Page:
Key jobs, services, housing to boost regional population growth


New research from the Australian Housing and Urban Research Institute (AHURI) has found that the COVID pandemic has heightened concerns about housing affordability and access to services for people living in regional Australia.

The research, “Understanding the Lived Experience and Benefits of Regional Cities”, conducted by AHURI by researchers from UNSW Sydney, RMIT University, University of Sydney and University of Australia du South, explores the lived experience of residents to better understand the pros and cons. to live in a regional city.

During the 21st century, Australia’s population has grown at a high rate, mainly due to international migration which has been concentrated in major cities, while many more remote areas have experienced population decline.

The research focused on five case study towns: Albury-Wodonga, Cairns, Mildura, Whyalla and Wollongong.

“While each city had a unique story to tell, a number of shared experiences and concerns also emerged from our case studies,” said lead researcher Dr Laura Crommelin of UNSW Sydney.

“In particular, having affordable and spacious housing was seen as an important part of regional city life and of considerable appeal to young families. Indeed, it was seen as a crucial element in maintaining the attractiveness of regional life for some participants.

“However, many participants felt that the affordability and availability of regional housing – particularly rental – was declining due to regional population growth during COVID-19.”

Area residents also feared that growth would diminish the “village” and “small town” appeal of their towns.
This sense of concern indicates that regional growth policies need to show how population growth will benefit regional communities, rather than just happening to them.

Residents of regional cities noted that it is not always possible to maintain income levels when leaving a large metropolitan area.

Some participants who had left metropolitan areas found that they had to adjust their work and career expectations in the face of regional labor markets. A resident of Albury-Wodonga said he took a 30% pay cut when moving to the area. This pay cut, coupled with a lack of available career development, was a major factor in not wanting to stay in the region.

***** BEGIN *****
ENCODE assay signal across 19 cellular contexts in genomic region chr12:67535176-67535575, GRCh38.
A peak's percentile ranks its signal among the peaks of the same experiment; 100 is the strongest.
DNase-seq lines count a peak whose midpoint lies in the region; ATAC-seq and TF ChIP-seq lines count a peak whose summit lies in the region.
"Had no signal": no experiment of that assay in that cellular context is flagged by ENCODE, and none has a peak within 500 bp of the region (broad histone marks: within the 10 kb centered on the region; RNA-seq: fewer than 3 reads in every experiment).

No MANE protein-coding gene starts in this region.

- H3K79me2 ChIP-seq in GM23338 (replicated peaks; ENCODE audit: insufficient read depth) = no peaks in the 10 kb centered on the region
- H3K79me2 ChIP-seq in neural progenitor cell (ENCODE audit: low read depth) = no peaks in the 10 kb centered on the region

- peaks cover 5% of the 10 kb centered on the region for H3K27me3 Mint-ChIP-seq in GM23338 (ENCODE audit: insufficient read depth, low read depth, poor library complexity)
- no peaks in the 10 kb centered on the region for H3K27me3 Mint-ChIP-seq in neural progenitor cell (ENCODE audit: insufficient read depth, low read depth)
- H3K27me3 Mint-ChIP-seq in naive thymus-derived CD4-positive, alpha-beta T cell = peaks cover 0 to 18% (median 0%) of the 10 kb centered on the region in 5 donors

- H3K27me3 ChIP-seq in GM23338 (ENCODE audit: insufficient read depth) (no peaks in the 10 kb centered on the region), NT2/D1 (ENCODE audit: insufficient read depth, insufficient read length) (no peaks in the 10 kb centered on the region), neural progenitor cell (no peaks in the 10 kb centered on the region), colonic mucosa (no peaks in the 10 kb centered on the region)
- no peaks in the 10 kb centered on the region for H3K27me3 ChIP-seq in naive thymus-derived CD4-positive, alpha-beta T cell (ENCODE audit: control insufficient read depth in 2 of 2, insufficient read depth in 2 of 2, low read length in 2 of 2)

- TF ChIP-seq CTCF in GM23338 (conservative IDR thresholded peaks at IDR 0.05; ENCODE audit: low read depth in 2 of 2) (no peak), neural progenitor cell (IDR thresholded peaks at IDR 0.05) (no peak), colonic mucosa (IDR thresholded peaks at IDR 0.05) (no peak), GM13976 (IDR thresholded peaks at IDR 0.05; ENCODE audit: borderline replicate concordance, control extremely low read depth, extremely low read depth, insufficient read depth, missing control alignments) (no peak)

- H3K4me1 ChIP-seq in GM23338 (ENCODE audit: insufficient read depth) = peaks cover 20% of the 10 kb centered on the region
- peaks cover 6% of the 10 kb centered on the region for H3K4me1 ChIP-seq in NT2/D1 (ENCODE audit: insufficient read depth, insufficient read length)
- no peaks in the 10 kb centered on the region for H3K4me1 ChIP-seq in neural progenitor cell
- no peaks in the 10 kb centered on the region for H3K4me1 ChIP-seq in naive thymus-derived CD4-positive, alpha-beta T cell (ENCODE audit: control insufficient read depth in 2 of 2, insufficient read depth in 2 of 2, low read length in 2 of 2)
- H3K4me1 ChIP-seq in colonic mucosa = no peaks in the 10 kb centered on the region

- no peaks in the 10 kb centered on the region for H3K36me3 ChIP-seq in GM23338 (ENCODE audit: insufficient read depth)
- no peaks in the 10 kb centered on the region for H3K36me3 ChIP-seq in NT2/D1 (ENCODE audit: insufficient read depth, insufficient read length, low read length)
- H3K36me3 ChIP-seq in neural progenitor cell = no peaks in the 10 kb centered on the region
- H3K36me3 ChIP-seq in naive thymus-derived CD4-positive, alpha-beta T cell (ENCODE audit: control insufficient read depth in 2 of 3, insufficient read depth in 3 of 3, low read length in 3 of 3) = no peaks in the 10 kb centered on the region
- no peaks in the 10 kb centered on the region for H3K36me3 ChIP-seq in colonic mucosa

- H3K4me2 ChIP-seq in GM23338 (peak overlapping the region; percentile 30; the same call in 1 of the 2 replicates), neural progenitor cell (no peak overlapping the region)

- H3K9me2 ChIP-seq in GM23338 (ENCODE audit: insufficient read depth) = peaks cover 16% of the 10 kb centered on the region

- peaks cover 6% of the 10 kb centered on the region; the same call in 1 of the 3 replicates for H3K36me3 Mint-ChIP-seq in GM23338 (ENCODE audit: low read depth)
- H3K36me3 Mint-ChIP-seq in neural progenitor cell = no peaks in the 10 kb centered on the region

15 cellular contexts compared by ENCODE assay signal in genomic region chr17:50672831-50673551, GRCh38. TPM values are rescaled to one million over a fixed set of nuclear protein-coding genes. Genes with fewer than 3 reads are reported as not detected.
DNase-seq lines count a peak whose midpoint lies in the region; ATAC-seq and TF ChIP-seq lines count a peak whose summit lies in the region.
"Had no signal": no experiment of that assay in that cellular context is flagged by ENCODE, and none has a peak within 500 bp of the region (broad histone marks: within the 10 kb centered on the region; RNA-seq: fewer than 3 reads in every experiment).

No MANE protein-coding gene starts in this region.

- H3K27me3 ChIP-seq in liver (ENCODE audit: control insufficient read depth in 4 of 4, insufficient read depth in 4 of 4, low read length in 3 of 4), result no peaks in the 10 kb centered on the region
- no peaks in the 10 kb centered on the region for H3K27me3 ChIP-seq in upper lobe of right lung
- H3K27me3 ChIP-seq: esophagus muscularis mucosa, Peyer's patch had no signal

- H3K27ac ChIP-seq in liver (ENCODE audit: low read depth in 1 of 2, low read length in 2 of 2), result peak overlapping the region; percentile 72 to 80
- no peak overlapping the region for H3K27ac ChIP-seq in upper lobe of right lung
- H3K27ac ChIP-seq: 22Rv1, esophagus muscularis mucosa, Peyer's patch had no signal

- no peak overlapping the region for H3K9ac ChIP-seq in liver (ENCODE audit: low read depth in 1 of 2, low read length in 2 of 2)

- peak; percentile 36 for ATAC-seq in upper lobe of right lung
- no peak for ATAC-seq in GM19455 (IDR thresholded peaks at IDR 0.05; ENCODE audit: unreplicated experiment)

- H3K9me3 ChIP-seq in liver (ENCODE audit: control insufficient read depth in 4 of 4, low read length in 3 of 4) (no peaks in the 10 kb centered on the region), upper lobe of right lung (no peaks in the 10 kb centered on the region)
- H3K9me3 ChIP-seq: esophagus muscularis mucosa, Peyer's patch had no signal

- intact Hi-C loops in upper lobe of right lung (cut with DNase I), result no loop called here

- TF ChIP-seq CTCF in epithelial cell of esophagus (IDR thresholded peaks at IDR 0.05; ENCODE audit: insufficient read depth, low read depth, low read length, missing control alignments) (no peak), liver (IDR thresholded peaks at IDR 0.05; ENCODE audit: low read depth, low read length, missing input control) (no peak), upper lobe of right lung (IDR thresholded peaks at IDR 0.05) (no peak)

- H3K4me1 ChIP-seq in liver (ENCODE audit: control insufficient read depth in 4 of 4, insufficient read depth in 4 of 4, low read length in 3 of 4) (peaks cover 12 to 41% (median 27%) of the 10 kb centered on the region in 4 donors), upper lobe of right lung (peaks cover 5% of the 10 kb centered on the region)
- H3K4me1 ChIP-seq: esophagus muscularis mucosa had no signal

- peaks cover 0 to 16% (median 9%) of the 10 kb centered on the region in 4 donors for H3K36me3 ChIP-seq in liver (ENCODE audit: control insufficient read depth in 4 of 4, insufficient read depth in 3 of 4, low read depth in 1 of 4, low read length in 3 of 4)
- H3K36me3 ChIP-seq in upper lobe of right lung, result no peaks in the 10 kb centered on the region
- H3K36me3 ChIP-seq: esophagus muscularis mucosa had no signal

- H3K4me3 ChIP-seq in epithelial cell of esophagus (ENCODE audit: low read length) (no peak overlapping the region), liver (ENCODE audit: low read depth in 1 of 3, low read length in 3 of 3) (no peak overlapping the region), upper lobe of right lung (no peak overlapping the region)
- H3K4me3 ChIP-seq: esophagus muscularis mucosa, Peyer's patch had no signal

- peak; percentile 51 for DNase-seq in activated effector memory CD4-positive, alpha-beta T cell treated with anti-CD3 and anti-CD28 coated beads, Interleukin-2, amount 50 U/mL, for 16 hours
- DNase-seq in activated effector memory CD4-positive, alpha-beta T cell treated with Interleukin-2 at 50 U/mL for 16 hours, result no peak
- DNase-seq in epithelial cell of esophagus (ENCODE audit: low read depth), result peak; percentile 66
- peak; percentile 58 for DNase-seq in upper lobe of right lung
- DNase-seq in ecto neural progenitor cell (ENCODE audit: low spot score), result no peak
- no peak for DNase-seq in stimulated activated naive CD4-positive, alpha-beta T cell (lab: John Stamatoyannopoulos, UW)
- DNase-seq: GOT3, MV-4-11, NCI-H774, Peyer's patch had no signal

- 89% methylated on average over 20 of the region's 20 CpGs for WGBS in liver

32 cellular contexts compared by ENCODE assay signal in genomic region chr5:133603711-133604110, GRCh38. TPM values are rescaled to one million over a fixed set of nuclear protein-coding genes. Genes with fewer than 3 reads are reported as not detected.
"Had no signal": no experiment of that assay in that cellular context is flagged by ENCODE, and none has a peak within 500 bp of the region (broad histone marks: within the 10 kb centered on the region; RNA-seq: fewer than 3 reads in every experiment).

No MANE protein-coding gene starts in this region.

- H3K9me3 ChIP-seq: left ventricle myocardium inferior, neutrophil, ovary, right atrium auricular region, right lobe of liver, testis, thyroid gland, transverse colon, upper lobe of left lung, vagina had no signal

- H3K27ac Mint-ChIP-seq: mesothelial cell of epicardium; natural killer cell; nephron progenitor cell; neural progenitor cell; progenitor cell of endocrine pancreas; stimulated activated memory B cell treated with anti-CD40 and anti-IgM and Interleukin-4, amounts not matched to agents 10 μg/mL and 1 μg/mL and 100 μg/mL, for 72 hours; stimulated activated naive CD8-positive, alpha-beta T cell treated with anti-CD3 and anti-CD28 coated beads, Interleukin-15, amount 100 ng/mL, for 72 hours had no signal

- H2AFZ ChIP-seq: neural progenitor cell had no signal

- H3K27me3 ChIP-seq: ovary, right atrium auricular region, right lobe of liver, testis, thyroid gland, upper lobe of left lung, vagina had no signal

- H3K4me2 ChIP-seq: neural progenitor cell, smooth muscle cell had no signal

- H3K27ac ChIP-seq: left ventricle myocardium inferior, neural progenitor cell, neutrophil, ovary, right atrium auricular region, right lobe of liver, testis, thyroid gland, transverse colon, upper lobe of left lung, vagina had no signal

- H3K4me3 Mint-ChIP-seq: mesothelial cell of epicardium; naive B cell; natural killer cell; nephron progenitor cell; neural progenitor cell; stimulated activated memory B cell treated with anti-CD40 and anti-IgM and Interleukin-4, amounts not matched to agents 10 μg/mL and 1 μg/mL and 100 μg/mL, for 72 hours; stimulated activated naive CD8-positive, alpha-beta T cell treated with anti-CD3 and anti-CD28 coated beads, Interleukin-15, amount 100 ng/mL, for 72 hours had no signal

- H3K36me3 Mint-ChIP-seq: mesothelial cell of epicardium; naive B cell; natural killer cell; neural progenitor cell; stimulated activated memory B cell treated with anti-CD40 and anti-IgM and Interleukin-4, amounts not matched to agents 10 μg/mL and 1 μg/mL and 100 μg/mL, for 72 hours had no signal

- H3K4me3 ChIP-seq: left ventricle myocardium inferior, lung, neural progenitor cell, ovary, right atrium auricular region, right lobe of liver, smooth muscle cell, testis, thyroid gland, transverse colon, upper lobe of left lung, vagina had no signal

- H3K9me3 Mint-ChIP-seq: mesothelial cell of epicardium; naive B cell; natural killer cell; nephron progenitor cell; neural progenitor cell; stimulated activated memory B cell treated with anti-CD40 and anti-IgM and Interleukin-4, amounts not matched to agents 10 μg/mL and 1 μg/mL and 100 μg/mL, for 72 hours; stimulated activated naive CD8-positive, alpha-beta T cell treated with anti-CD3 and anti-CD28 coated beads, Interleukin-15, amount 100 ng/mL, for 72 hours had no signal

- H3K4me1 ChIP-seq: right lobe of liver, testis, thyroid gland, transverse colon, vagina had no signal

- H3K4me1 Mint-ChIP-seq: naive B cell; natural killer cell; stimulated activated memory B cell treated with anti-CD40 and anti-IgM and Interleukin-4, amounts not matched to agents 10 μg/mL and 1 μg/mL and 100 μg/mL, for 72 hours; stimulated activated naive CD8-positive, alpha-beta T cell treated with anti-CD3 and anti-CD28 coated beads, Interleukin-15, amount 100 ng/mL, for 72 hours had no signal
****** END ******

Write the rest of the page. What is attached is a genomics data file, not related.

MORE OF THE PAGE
The reality of lower wages makes assessments of the greater housing affordability advantages of regional versus metropolitan living more complex. One of the main goals of growth policy should be to improve regional labor markets, which would then attract and retain people. This must include consideration of how long-term career aspirations can be met in non-metro Australia, as well as providing continued employment trajectories for skilled workers and suitable employment for their spouses – issues which have proven to reduce the long-term success of government decentralization programs.

“Our research also highlighted the high levels of frustration that many residents felt with the provision of essential services,” Dr Crommelin said.

“There were particular concerns about the current lack of specialist health care and the wait time for GPs. People also expressed concerns about the likelihood of increased health and medical demands. education due to population growth.

“Our findings reinforce the importance of approaching policy-making from a regional perspective, with the aim of making regional Australia an attractive place to live and work, rather than just a solution to metropolitan demographic pressures. “

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